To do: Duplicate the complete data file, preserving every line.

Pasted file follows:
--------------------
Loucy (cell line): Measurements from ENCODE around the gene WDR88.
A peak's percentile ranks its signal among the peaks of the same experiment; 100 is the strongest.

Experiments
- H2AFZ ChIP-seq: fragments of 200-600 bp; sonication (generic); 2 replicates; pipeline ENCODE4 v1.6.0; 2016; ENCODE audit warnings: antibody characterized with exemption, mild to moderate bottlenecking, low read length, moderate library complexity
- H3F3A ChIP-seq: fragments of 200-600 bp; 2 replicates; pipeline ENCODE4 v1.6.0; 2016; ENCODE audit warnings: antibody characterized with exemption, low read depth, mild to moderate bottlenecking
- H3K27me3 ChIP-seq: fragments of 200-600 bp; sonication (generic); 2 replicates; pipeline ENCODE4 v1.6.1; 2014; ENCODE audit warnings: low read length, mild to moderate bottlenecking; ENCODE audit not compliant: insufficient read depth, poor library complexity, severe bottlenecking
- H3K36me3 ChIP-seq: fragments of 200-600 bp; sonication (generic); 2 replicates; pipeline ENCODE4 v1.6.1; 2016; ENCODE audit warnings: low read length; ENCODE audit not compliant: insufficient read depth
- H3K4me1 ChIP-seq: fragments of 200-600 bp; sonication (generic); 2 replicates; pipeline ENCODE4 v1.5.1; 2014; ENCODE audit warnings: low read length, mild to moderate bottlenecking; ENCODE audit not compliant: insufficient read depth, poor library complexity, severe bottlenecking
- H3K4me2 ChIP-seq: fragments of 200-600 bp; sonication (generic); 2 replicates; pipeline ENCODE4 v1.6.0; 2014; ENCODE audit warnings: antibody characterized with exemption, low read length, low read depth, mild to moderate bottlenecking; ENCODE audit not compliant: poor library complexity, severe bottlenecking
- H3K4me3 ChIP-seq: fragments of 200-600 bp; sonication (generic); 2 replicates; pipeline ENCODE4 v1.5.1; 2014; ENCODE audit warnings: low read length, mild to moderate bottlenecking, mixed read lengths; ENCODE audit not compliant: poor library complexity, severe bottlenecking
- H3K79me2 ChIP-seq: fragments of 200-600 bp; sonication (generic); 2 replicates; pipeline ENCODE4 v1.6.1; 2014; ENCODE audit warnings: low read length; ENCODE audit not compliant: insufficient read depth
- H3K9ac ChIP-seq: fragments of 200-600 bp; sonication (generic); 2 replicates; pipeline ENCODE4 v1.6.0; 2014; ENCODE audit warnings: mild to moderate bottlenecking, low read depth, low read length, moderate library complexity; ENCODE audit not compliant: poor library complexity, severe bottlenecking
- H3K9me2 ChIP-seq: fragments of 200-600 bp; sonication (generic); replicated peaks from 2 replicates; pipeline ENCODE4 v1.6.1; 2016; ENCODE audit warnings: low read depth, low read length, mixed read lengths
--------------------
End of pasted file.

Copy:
Loucy (cell line): Measurements from ENCODE around the gene WDR88.
A peak's percentile ranks its signal among the peaks of the same experiment; 100 is the strongest.

Experiments
- H2AFZ ChIP-seq: fragments of 200-600 bp; sonication (generic); 2 replicates; pipeline ENCODE4 v1.6.0; 2016; ENCODE audit warnings: antibody characterized with exemption, mild to moderate bottlenecking, low read length, moderate library complexity
- H3F3A ChIP-seq: fragments of 200-600 bp; 2 replicates; pipeline ENCODE4 v1.6.0; 2016; ENCODE audit warnings: antibody characterized with exemption, low read depth, mild to moderate bottlenecking
- H3K27me3 ChIP-seq: fragments of 200-600 bp; sonication (generic); 2 replicates; pipeline ENCODE4 v1.6.1; 2014; ENCODE audit warnings: low read length, mild to moderate bottlenecking; ENCODE audit not compliant: insufficient read depth, poor library complexity, severe bottlenecking
- H3K36me3 ChIP-seq: fragments of 200-600 bp; sonication (generic); 2 replicates; pipeline ENCODE4 v1.6.1; 2016; ENCODE audit warnings: low read length; ENCODE audit not compliant: insufficient read depth
- H3K4me1 ChIP-seq: fragments of 200-600 bp; sonication (generic); 2 replicates; pipeline ENCODE4 v1.5.1; 2014; ENCODE audit warnings: low read length, mild to moderate bottlenecking; ENCODE audit not compliant: insufficient read depth, poor library complexity, severe bottlenecking
- H3K4me2 ChIP-seq: fragments of 200-600 bp; sonication (generic); 2 replicates; pipeline ENCODE4 v1.6.0; 2014; ENCODE audit warnings: antibody characterized with exemption, low read length, low read depth, mild to moderate bottlenecking; ENCODE audit not compliant: poor library complexity, severe bottlenecking
- H3K4me3 ChIP-seq: fragments of 200-600 bp; sonication (generic); 2 replicates; pipeline ENCODE4 v1.5.1; 2014; ENCODE audit warnings: low read length, mild to moderate bottlenecking, mixed read lengths; ENCODE audit not compliant: poor library complexity, severe bottlenecking
- H3K79me2 ChIP-seq: fragments of 200-600 bp; sonication (generic); 2 replicates; pipeline ENCODE4 v1.6.1; 2014; ENCODE audit warnings: low read length; ENCODE audit not compliant: insufficient read depth
- H3K9ac ChIP-seq: fragments of 200-600 bp; sonication (generic); 2 replicates; pipeline ENCODE4 v1.6.0; 2014; ENCODE audit warnings: mild to moderate bottlenecking, low read depth, low read length, moderate library complexity; ENCODE audit not compliant: poor library complexity, severe bottlenecking
- H3K9me2 ChIP-seq: fragments of 200-600 bp; sonication (generic); replicated peaks from 2 replicates; pipeline ENCODE4 v1.6.1; 2016; ENCODE audit warnings: low read depth, low read length, mixed read lengths